Mission San José title image


Photo by Gertrude Meyer

The San Antonio Missions

Photo by Gertrude Meyer, Edited by Pat Tyler


Here is the story, as told by the sign: The missions of San Antonio were far more than just churches, they were communities. Each was a fortified village, with its own church, farm and ranch. Here, Franciscan Friars gathered native peoples, converted them to Catholicism, taught them to live as Spaniards, and helped maintain Spanish control over the Texas frontier.

The Franciscans established six missions along the San Antonio River in the early 1700s. Five of them flourished and, with the Villa de San Fernando, became the foundation of the city of San Antonio. Today the missions are elegant reminders of the contribution of Indian and Hispanic peoples to the history of the United States.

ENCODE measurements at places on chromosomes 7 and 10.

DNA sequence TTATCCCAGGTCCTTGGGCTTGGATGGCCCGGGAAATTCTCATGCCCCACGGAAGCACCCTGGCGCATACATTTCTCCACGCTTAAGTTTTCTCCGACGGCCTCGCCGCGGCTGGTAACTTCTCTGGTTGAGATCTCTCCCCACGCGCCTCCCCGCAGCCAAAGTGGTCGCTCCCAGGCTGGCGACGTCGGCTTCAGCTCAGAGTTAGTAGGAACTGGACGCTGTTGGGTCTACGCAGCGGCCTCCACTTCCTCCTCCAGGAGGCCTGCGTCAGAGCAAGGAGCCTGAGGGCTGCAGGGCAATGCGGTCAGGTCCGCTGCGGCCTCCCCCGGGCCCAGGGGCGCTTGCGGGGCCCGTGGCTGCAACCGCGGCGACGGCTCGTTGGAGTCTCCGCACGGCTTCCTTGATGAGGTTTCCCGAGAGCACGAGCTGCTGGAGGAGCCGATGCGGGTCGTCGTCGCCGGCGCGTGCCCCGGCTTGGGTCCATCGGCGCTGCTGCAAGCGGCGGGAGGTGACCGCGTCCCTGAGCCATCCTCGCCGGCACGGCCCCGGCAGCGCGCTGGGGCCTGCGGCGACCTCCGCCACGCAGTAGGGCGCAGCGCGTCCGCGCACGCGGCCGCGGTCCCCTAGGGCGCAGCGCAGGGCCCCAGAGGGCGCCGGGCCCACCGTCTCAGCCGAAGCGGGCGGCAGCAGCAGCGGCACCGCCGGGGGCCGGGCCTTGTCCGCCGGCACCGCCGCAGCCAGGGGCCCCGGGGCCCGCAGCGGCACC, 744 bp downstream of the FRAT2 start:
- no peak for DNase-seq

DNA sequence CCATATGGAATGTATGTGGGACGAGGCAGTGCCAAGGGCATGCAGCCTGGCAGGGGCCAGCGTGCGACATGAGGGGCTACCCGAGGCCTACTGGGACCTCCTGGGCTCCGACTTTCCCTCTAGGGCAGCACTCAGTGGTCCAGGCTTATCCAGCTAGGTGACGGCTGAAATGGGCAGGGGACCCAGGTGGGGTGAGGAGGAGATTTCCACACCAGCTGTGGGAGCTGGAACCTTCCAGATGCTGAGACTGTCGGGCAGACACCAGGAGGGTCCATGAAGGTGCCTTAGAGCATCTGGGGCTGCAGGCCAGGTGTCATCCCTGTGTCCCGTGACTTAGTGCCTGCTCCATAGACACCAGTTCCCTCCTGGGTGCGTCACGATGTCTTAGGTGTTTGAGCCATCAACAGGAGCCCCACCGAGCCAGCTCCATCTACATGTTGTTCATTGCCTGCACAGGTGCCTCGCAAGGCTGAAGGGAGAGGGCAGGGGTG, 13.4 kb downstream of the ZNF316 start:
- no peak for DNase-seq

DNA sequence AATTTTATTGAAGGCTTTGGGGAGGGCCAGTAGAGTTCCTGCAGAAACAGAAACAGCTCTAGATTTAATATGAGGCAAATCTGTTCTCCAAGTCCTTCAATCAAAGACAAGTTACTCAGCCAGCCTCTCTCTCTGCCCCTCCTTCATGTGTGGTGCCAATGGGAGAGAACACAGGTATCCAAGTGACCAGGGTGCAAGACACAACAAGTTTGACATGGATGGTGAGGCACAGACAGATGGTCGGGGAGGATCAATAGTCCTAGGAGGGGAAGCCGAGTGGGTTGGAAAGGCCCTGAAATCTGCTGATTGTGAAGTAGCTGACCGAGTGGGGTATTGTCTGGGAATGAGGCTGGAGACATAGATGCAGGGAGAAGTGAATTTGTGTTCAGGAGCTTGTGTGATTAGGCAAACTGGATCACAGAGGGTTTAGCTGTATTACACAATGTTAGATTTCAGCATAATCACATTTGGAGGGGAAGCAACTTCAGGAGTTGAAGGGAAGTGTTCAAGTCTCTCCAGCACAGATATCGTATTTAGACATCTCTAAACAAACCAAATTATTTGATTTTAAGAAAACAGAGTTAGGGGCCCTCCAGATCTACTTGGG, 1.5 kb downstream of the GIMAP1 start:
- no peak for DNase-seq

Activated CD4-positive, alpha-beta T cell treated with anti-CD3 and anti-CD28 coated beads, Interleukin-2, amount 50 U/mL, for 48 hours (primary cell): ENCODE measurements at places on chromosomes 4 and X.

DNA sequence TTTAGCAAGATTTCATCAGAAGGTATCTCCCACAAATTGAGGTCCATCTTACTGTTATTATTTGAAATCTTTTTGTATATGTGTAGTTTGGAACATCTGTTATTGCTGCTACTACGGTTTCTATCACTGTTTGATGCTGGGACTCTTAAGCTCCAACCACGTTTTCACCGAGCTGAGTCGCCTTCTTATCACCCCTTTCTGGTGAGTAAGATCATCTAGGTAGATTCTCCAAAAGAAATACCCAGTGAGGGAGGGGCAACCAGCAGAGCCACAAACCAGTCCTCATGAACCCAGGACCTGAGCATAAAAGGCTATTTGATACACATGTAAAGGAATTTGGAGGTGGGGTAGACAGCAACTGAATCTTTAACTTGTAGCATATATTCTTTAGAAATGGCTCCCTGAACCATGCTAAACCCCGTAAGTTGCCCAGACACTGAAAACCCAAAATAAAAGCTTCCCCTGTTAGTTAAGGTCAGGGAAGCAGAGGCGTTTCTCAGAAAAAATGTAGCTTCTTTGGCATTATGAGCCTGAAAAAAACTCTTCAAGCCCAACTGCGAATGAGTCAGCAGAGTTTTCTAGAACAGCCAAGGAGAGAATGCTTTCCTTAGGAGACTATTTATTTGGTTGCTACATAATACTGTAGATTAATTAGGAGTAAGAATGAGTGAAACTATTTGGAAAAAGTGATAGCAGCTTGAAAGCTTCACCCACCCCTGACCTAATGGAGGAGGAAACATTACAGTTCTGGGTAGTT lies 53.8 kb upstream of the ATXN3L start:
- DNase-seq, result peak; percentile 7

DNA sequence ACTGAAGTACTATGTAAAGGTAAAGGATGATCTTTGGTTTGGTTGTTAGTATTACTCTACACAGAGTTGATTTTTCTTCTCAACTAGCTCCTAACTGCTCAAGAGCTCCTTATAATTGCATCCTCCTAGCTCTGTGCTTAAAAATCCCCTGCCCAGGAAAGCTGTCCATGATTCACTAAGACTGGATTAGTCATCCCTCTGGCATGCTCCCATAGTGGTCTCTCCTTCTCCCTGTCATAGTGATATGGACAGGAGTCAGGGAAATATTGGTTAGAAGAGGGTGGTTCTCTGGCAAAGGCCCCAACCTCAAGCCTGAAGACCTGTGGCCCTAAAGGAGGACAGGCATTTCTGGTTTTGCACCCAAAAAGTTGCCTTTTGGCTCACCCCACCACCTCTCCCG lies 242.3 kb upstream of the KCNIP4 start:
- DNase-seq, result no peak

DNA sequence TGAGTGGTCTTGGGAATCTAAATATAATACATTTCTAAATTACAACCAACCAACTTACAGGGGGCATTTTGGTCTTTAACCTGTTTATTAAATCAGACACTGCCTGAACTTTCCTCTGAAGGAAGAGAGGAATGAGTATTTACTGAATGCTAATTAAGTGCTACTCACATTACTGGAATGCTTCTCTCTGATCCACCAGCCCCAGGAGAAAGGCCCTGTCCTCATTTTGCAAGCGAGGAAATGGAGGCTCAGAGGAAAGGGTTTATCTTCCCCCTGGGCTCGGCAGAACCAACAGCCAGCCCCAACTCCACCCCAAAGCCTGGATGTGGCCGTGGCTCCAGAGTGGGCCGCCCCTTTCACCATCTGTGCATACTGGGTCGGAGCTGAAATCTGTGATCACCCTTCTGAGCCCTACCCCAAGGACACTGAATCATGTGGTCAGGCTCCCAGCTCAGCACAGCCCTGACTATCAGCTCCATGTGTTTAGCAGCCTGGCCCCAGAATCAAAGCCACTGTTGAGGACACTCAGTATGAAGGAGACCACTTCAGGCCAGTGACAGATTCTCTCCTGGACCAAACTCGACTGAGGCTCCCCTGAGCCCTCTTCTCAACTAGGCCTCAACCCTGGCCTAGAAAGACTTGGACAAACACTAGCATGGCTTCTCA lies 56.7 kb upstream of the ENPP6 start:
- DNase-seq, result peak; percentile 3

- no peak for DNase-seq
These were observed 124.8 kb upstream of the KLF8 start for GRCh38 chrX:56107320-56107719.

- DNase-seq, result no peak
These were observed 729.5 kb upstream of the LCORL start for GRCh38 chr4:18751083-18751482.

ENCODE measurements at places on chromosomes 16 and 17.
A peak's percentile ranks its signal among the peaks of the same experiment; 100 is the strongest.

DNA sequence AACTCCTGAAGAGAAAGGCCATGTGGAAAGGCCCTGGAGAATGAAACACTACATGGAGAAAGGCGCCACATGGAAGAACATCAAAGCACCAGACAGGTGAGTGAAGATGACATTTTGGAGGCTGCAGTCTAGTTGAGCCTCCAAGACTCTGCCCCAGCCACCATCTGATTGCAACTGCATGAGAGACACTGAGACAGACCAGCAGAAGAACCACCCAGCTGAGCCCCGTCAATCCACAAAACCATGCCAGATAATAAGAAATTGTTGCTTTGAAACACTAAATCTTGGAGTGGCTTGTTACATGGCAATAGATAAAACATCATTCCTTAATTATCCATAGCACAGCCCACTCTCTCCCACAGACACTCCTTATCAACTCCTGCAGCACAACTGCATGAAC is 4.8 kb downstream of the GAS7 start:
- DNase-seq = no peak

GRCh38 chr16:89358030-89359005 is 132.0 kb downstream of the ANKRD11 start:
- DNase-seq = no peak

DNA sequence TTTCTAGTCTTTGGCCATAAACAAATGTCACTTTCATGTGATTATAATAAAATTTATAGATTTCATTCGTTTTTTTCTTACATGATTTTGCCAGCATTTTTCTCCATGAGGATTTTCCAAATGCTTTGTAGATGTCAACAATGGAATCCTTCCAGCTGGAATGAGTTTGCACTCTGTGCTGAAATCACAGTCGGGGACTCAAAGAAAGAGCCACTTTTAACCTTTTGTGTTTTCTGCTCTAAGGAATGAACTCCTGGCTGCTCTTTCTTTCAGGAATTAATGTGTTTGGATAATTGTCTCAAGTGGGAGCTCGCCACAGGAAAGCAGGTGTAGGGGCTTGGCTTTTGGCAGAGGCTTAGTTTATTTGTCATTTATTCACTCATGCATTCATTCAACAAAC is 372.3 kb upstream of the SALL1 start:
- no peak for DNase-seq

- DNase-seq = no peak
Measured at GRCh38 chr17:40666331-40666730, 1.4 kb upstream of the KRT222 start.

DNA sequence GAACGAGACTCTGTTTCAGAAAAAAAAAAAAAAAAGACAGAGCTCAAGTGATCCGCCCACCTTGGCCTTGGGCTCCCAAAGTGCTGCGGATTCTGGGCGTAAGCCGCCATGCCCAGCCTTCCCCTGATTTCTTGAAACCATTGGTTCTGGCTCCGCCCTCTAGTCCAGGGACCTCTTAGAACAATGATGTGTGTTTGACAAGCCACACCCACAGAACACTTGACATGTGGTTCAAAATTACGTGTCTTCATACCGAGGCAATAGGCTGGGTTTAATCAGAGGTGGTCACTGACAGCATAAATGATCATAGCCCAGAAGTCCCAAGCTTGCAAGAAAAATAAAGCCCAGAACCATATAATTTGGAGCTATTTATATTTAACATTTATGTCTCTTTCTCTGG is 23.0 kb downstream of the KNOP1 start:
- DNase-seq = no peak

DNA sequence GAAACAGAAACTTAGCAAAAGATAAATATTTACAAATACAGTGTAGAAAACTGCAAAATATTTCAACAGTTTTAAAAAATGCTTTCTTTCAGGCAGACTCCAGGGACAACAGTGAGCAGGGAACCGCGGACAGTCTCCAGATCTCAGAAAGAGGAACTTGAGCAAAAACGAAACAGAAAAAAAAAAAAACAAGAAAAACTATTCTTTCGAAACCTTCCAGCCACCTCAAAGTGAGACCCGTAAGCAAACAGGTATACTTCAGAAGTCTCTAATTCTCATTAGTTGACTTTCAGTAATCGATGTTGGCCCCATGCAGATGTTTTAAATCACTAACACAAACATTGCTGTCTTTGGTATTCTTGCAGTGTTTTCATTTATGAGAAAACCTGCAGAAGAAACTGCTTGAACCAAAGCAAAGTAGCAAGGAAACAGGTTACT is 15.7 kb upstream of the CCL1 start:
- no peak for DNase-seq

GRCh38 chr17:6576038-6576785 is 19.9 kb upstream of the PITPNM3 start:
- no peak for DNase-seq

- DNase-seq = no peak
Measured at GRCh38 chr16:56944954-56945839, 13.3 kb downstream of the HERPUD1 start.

Mission Concepción
Mission Concepción

The National Park Service maintains and preserves the mission sites through cooperative agreements with the Archdiocese of San Antonio and the state of Texas. The mission churches remain active centers of worship.

The Alamo was established in 1718 as Mission San Antonio de Valero. The Daughters of the Republic of Texas maintain this site as a memorial to Texas Independence.

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